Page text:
Marichyasana D. Bhujapidasana. Supta Kurmasana. These are some of the poses I have yet to achieve in my 3-year on-again-off-again relationship with the Ashtanga Primary Series. These are postures with intense binds that not only require flexibility to attain, but strength to maintain the bind as well.

I practice yoga not because I have asana goals. I’ve learned long ago to let go of the postures that require me to force myself into a pretzel. But practicing Ashtanga has given me an entirely different perspective on #AsanaGoals. It’s less about the physical capability of the body than the mental resolution to finish what I’ve started, no matter how long it takes.

I am currently enjoying my Mysore practice with Laruga Glaser here in Manila. Every morning, we are given 3 hours to practice together as a group. Each person is on a different place in his/her practice, so each one is performing different asanas, different sets of postures at their own pace. If you look at the room as an outsider, it would look like an organized chaos. Some would be doing seemingly super human stretches in the Intermediate Series, while others are still being cued into their first few standing postures. But one thing we have in common is an intention to look deeper than what our bodies currently offer.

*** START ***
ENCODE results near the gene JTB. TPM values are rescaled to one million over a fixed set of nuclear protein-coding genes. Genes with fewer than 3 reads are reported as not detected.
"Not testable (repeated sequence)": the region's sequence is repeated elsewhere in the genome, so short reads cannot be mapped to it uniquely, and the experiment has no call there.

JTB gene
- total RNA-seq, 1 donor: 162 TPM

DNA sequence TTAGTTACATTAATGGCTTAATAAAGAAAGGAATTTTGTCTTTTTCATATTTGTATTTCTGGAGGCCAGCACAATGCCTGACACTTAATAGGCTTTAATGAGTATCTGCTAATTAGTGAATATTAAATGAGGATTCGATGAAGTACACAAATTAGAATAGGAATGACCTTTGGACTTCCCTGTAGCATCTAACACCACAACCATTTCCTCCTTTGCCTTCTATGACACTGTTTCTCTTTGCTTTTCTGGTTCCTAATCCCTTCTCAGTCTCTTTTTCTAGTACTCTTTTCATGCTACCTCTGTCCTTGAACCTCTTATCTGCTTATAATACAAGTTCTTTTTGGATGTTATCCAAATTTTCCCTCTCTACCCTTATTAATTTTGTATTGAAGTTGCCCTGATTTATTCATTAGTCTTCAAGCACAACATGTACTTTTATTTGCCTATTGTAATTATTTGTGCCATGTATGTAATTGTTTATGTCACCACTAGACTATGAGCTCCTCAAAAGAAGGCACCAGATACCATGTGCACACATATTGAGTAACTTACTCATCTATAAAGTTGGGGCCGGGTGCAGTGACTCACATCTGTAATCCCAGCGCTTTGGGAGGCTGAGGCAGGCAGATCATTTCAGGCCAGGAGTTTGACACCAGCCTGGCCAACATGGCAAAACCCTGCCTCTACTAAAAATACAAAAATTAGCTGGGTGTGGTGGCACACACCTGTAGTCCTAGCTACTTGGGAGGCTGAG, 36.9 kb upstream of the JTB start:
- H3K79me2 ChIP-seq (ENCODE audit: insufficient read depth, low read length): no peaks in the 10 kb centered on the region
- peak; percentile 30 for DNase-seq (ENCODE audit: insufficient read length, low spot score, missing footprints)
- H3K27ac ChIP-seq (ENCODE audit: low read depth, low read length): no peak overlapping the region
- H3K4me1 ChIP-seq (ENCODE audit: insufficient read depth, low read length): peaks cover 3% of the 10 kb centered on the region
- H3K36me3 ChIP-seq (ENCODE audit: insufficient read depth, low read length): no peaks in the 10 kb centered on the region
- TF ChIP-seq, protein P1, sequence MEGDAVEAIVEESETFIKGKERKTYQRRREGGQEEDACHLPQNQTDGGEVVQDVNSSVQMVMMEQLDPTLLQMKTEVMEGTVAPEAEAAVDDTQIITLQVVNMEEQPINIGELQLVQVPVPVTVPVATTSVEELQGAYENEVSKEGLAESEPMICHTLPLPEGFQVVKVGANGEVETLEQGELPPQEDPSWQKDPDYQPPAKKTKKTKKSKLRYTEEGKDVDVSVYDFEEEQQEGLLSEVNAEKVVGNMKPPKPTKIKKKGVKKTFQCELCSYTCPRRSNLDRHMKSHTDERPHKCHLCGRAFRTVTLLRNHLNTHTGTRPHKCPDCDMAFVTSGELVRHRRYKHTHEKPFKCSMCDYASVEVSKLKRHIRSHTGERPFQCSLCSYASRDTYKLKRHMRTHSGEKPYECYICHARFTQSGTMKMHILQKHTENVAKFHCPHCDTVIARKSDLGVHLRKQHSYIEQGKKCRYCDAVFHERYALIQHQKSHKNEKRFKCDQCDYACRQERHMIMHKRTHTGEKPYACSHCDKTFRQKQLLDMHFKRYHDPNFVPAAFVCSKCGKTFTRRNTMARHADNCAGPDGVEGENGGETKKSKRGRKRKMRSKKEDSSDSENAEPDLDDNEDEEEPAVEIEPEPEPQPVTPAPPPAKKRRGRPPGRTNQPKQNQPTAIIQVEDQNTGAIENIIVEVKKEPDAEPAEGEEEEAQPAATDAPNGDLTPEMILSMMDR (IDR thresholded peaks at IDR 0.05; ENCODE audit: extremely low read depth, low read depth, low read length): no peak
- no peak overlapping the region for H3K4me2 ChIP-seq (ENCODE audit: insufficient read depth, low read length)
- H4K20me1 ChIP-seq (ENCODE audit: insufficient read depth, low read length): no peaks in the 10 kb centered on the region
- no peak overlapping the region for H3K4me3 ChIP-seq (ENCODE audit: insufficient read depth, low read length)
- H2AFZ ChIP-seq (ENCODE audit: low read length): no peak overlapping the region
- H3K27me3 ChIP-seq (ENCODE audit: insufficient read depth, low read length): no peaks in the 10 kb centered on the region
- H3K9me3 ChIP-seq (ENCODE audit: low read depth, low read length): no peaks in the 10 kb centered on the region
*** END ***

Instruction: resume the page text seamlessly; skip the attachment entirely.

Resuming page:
There are times when practicing Ashtanga feels like a punishment. But after the motions of going through it, I am resolved with the fact that it’s a great mind-and-body workout. It is indeed a good gauge on how the body has progressed through the years. And although my body no longer shivers in Parivritta Trikonasana the way it did three years back, I am still miles away from completing my journey in Primary Series. I have come to terms with the fact that it may take a while, maybe even a lifetime. And that’s okay.